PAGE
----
1. If you make a serious error in Access you can always "exit without saving" to undo the error (true/false).

  2. In Access it is quite easy to export tables or the results of queries to Excel (true/false).

  3. Numeric amounts made up of dollars and cents or numeric amounts, or where the user does not want any rounding errors should be formatted as text (true/false).

  4. It is good practice to include a primary key in Access tables (true/false).

  5. Access does not have a password encryption feature (true/false).



Multiple Choice Questions

1.An Access database (.accdb) file size is limited to,

a.1,048,576 rows

b.10 gigabytes

c.2 megabytes

d.2 gigabytes

2.To get Access to start working you need to,

a.Open an existing file or create a new blank database

b.Run the Query Wizard "start new database"

c.Have a table that takes up more than 2 GB

d.Click "Run" from the VBA module

3.The order of the records in an Access table,

a.Make the execution of a query faster when the results are sorted from smallest to largest

b.Should have no effect on the results of any query

c.Can help to keep a file size below the Access file size limit

d.Can cause innocent people to be found guilty of fraud

4.The form most often used in forensic analytics is called a

a.Dashboard

b.Billboard

c.Signboard

d.Switchboard

5.A query that requires Access to use the data in two or more tables needs to include a,

a.Coin

b.Filter


c.Join

d.Parameter


Cases

16. Elaine Ashby had come to enjoy the family holiday celebrations. While year-end was normally a busy time with Elaine preparing for her upcoming audits, the holiday events provided a welcome break from her clients. Being promoted to partner this past year at Alexander, Mitchell & Co. meant new audit responsibilities and several new clients. Elaine needed, and looked forward to, a relaxing evening with her extended family.

Cole Forester is Elaine’s nephew and a senior majoring in statistics. Both Elaine and Cole shared a common interest – solving brain-teasers. Elaine anticipated that Cole would try to stump her with challenging problems that he had come across since the family’s last get-together.

Sure enough, Cole had a lot of interesting mind-twisting puzzles. They tested each other for a while. To introduce the next problem, Cole took an Almanac from the book shelf.

Cole said, “Aunt Elaine, this is a question about the length of rivers. What do you think is the most common first digit of a river’s length? Do most river lengths start with a 5 as in 50 miles or 500 miles, or do river lengths mostly start with some other digit?”

“Wow, this is a good one!” said Elaine. Thinking aloud, she wondered, “It is more likely that the first digit of a river’s length is a 5, or a 6, or a 2?” “Wait, this is a trick question. Is the river’s length in miles or kilometers,” asked Elaine.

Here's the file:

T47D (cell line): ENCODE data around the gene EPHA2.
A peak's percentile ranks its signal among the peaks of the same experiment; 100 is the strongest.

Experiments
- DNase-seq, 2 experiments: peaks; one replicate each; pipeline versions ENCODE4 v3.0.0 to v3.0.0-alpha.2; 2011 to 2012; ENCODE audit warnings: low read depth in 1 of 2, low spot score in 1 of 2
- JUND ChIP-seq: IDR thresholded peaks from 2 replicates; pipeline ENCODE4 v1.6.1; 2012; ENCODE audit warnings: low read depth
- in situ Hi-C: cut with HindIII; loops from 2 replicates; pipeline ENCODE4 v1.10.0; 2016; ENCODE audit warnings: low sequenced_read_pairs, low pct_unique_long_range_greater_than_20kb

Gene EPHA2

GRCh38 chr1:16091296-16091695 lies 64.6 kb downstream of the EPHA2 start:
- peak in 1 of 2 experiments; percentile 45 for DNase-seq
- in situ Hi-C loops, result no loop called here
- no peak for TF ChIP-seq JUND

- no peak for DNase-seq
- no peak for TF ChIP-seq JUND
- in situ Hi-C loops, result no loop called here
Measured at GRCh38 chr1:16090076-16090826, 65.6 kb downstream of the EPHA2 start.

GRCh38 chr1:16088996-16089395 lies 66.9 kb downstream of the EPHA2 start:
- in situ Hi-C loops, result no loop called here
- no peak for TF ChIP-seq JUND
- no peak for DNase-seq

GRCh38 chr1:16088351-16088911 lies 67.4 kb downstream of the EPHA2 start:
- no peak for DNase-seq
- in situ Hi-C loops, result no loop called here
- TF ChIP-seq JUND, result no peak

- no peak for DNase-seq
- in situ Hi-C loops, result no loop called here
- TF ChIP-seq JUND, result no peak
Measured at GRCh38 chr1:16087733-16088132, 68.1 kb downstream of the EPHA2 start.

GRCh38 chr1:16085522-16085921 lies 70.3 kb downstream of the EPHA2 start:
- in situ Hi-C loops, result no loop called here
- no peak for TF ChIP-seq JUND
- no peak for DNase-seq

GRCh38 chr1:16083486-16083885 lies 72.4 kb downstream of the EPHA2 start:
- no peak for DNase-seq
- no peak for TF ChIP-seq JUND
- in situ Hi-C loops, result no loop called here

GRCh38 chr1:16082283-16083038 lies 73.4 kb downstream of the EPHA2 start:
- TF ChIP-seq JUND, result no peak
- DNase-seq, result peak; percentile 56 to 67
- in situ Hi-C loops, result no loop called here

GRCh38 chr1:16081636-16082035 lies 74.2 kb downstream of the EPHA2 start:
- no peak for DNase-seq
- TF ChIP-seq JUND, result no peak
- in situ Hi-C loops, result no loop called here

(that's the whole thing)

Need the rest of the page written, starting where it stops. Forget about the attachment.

“The answer is the same whether length is measured in miles or kilometers,” answered Cole. “In fact, the answer is the same no matter how you measure it. You could measure it in beer can lengths if you wanted,” Cole stated.

After a few moments, Elaine said, “I’m stumped. I would think that each digit would be equally likely, especially if the measurement doesn’t matter.”

“The most common first digit for river lengths is 1,” replied Cole. “Look here in the almanac.” Cole opened the book to show Elaine a list of rivers and their lengths. Indeed, 1 was the most common first digit, followed by 2, then 3, and so on.

Cole continued, “And it’s not just river lengths, it could be the stream flow numbers, the populations of cities, the market capitalizations of listed companies, or almost anything in which numbers occur naturally.”

“Pretty interesting stuff, where did you find this one?” asked Elaine.

“We were talking about Benford’s Law in one of my statistics classes. Frank Benford, back in the 1930’s, saw that the first pages of his logarithm tables were more worn than the last pages. The first pages show the logs of numbers with low first digits. He did some analysis of real-world numbers and a little integral calculus and voila – Benford’s Law. Benford found that the probability of digits occurring is mathematically determinable and that large differences between the expected probabilities of the low and high digits exist. For example, the likelihood of a 1 being the first digit is more than 30% and the likelihood of a 9 being the first digit is less than 5%,” said Cole.

“Okay, you got me on that one. Now, I have one for you,” replied Elaine. For the next half-hour, Elaine and Cole challenged each other.

On her way home Elaine mulled over what Cole had said about Benford’s Law. Maybe she could use Benford’s Law to help identify which client accounts to audit. Her thought was that authentic numbers would follow Benford’s Law, while fictitious numbers would not follow Benford’s Law. If a fraud has been, or is being, perpetrated, the principles of Benford’s Law might help her identify the fraudulent (invented) numbers. She decided to call Cole in the morning to ask for some more information on Benford's Law.